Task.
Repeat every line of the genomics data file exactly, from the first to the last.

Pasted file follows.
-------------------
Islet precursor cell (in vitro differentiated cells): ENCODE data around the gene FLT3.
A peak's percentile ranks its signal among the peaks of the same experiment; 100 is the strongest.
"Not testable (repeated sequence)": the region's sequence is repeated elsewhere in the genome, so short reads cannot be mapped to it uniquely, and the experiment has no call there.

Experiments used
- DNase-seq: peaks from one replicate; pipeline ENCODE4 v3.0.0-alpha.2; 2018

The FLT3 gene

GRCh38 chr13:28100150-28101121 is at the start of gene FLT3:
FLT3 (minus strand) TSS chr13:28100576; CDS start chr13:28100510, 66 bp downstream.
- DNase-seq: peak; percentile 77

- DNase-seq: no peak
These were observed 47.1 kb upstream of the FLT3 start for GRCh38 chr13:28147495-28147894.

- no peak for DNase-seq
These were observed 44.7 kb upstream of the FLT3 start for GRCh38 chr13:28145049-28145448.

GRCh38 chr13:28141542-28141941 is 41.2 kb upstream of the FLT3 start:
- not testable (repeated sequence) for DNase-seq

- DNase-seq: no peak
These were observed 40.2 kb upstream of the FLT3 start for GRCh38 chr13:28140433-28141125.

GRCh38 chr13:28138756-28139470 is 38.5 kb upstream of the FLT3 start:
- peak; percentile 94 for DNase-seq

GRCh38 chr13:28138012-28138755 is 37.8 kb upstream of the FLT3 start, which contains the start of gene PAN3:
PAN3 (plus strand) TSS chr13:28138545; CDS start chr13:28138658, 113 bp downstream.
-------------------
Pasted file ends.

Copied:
Islet precursor cell (in vitro differentiated cells): ENCODE data around the gene FLT3.
A peak's percentile ranks its signal among the peaks of the same experiment; 100 is the strongest.
"Not testable (repeated sequence)": the region's sequence is repeated elsewhere in the genome, so short reads cannot be mapped to it uniquely, and the experiment has no call there.

Experiments used
- DNase-seq: peaks from one replicate; pipeline ENCODE4 v3.0.0-alpha.2; 2018

The FLT3 gene

GRCh38 chr13:28100150-28101121 is at the start of gene FLT3:
FLT3 (minus strand) TSS chr13:28100576; CDS start chr13:28100510, 66 bp downstream.
- DNase-seq: peak; percentile 77

- DNase-seq: no peak
These were observed 47.1 kb upstream of the FLT3 start for GRCh38 chr13:28147495-28147894.

- no peak for DNase-seq
These were observed 44.7 kb upstream of the FLT3 start for GRCh38 chr13:28145049-28145448.

GRCh38 chr13:28141542-28141941 is 41.2 kb upstream of the FLT3 start:
- not testable (repeated sequence) for DNase-seq

- DNase-seq: no peak
These were observed 40.2 kb upstream of the FLT3 start for GRCh38 chr13:28140433-28141125.

GRCh38 chr13:28138756-28139470 is 38.5 kb upstream of the FLT3 start:
- peak; percentile 94 for DNase-seq

GRCh38 chr13:28138012-28138755 is 37.8 kb upstream of the FLT3 start, which contains the start of gene PAN3:
PAN3 (plus strand) TSS chr13:28138545; CDS start chr13:28138658, 113 bp downstream.